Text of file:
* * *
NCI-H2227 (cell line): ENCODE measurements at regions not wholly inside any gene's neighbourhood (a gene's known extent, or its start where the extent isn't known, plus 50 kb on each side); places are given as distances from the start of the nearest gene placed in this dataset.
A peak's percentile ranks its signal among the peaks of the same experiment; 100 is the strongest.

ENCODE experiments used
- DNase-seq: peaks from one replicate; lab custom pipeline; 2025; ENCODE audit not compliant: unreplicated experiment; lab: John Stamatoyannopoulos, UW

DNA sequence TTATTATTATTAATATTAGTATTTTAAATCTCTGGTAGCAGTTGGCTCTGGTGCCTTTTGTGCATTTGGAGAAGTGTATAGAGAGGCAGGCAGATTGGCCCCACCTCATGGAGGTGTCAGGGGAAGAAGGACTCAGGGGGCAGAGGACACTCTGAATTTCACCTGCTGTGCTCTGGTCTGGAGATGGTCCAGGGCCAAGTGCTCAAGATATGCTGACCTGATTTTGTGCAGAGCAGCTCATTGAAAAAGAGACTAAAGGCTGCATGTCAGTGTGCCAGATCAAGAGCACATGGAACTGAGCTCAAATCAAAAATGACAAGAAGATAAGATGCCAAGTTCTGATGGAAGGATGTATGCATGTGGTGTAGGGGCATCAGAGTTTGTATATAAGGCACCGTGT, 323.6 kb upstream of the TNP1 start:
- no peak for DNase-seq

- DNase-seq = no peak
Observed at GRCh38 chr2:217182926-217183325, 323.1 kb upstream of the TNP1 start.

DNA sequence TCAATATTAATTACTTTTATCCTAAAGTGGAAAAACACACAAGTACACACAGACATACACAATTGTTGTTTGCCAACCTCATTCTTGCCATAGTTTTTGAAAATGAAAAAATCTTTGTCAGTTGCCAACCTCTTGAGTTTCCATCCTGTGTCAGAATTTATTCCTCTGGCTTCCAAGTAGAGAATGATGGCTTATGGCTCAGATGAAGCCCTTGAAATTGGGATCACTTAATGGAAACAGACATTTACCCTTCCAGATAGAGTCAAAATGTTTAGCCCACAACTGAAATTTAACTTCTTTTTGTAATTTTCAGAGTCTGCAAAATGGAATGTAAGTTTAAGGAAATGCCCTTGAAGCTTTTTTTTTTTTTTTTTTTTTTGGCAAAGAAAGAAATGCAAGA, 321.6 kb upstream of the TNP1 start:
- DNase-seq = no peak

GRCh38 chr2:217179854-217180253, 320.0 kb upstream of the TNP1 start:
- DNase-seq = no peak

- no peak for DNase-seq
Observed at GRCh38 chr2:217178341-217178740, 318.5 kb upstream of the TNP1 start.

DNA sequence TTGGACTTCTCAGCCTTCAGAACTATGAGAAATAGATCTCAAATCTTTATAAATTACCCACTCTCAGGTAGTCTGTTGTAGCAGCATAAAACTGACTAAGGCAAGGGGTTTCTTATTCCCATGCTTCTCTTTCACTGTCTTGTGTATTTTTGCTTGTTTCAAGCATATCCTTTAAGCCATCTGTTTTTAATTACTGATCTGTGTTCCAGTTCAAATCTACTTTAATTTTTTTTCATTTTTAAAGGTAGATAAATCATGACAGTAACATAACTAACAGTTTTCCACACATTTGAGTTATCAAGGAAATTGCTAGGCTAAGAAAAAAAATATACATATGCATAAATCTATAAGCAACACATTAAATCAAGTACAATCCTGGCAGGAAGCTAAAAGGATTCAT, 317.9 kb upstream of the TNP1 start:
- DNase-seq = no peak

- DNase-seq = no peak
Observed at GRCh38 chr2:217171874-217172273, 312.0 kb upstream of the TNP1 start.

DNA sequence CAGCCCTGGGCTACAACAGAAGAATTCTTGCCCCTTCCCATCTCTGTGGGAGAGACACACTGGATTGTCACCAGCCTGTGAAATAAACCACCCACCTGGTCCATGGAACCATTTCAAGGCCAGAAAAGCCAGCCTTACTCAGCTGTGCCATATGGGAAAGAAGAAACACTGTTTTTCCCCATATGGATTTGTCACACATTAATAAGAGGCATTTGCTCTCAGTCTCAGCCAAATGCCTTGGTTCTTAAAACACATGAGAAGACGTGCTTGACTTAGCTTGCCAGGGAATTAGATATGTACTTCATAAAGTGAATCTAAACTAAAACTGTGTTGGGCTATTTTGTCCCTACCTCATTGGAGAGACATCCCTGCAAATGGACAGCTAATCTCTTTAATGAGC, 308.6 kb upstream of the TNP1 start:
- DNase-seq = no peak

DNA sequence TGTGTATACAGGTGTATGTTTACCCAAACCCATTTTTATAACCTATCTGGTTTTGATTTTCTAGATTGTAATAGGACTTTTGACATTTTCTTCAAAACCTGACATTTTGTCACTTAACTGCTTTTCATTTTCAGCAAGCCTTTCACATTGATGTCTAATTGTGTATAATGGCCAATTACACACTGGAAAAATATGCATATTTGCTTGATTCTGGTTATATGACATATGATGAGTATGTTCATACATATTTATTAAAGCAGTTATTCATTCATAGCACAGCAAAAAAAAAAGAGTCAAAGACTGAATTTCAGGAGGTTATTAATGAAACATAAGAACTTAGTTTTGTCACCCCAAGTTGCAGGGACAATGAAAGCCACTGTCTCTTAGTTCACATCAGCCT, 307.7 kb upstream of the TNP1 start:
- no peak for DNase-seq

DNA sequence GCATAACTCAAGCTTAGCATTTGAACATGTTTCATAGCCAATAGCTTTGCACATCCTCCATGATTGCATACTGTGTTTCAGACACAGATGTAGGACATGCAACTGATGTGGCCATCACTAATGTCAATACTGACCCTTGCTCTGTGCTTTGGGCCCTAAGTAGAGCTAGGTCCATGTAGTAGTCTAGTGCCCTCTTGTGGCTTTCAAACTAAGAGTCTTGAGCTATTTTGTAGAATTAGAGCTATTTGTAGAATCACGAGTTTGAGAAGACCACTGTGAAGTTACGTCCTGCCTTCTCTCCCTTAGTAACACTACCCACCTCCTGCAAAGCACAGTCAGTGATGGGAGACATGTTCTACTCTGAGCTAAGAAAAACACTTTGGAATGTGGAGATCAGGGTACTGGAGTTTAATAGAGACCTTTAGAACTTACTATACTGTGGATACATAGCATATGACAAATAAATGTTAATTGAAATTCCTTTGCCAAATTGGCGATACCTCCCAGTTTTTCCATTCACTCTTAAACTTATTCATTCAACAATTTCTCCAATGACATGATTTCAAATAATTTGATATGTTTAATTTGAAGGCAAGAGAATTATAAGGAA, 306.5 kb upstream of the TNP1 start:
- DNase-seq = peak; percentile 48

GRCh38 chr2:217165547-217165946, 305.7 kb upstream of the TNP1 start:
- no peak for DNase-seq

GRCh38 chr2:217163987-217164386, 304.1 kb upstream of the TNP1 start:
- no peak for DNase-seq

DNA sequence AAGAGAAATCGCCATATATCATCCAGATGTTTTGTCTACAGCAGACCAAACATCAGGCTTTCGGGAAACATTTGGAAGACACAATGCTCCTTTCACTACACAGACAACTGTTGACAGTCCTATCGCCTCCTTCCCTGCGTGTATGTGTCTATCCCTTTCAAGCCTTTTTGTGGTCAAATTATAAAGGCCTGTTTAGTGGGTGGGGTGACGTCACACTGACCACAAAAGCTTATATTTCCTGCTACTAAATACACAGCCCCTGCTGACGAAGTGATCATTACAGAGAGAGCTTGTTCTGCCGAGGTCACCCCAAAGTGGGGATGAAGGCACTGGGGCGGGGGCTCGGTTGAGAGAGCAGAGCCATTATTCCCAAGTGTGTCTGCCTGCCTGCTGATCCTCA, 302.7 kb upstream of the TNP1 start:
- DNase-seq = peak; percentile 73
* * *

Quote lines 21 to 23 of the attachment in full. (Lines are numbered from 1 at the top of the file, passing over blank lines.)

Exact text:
DNA sequence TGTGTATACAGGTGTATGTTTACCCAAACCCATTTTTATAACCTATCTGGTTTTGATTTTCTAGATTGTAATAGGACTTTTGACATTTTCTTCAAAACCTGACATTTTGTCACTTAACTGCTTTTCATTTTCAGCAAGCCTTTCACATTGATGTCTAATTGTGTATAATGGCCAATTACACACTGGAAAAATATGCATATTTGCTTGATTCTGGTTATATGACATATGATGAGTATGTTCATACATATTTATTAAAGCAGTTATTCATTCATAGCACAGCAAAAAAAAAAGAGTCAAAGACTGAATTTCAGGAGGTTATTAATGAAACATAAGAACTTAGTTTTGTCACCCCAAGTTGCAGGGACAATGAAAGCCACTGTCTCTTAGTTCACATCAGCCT, 307.7 kb upstream of the TNP1 start:
- no peak for DNase-seq

DNA sequence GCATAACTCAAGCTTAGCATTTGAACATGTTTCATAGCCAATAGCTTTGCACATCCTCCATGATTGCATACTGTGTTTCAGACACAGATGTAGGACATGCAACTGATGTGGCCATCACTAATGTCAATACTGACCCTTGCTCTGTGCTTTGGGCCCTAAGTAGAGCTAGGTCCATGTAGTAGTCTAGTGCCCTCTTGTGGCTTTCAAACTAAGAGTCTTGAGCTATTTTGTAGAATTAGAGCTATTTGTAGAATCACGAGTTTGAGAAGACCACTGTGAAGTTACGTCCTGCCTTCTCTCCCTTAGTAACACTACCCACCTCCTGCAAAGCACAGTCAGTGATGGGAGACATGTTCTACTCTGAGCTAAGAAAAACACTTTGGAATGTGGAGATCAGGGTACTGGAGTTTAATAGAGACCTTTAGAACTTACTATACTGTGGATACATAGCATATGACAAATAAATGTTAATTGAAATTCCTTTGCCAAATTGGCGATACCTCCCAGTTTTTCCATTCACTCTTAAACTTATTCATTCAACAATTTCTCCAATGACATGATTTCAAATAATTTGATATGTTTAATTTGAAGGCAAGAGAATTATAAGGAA, 306.5 kb upstream of the TNP1 start: